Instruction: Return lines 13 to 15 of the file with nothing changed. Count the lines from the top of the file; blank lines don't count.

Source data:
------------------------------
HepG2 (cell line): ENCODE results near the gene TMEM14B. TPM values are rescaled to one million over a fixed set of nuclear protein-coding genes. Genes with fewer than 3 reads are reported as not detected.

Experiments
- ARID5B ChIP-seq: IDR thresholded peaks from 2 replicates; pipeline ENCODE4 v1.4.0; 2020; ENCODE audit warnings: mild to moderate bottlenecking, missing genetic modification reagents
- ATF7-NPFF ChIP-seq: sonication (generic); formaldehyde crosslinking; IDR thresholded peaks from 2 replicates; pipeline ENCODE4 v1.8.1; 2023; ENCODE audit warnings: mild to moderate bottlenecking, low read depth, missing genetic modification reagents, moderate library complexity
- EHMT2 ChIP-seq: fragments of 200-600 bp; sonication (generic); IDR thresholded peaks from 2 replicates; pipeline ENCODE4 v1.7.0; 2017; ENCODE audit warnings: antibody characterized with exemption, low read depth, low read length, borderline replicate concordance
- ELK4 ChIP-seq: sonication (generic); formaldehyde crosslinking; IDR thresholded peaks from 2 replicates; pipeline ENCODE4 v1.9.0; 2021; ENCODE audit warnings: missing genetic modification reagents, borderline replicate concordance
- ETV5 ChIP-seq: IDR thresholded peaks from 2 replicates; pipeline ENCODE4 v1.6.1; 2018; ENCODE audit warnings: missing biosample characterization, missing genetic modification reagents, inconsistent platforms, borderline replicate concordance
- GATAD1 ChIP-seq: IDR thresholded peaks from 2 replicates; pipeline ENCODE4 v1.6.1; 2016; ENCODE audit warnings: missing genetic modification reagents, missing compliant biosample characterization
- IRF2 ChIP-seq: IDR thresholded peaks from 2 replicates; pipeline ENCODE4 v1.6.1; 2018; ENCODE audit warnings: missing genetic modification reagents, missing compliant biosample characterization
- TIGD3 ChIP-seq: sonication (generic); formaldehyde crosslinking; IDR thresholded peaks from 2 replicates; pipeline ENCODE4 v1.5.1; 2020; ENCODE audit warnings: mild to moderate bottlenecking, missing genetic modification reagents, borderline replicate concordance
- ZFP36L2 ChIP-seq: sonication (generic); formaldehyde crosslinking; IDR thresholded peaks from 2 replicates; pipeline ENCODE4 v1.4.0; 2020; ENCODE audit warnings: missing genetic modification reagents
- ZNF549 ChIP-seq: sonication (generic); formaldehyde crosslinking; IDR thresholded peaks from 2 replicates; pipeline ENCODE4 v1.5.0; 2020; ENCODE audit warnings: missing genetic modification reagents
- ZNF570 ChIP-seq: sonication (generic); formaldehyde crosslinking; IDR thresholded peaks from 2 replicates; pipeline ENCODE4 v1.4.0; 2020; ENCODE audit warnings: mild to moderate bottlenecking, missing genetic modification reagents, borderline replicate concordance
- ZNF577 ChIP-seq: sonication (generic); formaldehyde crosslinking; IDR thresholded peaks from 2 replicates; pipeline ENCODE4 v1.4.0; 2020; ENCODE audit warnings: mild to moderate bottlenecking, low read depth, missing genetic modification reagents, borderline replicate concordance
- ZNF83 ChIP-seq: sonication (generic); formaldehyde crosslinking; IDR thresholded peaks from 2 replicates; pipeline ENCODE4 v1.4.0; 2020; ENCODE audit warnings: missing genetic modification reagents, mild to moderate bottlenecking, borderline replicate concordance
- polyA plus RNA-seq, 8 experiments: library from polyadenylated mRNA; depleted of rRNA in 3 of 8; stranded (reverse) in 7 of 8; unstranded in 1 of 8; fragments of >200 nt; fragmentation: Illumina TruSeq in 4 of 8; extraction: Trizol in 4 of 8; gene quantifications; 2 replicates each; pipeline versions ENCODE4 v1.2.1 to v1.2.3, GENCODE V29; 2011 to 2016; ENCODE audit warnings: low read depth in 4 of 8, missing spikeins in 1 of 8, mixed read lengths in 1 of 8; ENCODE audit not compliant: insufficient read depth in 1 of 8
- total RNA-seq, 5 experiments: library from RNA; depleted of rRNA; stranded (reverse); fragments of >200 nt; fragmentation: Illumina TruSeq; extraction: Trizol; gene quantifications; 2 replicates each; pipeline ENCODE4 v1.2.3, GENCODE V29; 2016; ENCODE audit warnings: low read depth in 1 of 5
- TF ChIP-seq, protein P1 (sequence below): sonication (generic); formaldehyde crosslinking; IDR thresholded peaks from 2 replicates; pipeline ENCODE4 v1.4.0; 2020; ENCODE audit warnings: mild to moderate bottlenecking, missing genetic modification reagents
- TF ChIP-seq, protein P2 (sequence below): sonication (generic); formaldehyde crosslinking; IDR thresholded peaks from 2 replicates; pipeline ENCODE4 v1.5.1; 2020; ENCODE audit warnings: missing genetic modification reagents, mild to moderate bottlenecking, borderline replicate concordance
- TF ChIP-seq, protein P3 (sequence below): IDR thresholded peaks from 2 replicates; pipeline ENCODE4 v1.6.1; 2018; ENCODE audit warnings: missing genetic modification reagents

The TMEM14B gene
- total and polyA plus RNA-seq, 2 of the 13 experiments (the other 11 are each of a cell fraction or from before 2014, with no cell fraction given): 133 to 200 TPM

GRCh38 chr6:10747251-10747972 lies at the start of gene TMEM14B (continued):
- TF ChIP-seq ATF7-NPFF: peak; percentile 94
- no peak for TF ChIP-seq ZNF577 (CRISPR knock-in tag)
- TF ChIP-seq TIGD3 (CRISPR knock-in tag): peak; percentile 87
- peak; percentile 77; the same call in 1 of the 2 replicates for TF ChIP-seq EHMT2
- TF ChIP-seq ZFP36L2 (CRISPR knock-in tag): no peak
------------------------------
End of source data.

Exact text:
- ZNF570 ChIP-seq: sonication (generic); formaldehyde crosslinking; IDR thresholded peaks from 2 replicates; pipeline ENCODE4 v1.4.0; 2020; ENCODE audit warnings: mild to moderate bottlenecking, missing genetic modification reagents, borderline replicate concordance
- ZNF577 ChIP-seq: sonication (generic); formaldehyde crosslinking; IDR thresholded peaks from 2 replicates; pipeline ENCODE4 v1.4.0; 2020; ENCODE audit warnings: mild to moderate bottlenecking, low read depth, missing genetic modification reagents, borderline replicate concordance
- ZNF83 ChIP-seq: sonication (generic); formaldehyde crosslinking; IDR thresholded peaks from 2 replicates; pipeline ENCODE4 v1.4.0; 2020; ENCODE audit warnings: missing genetic modification reagents, mild to moderate bottlenecking, borderline replicate concordance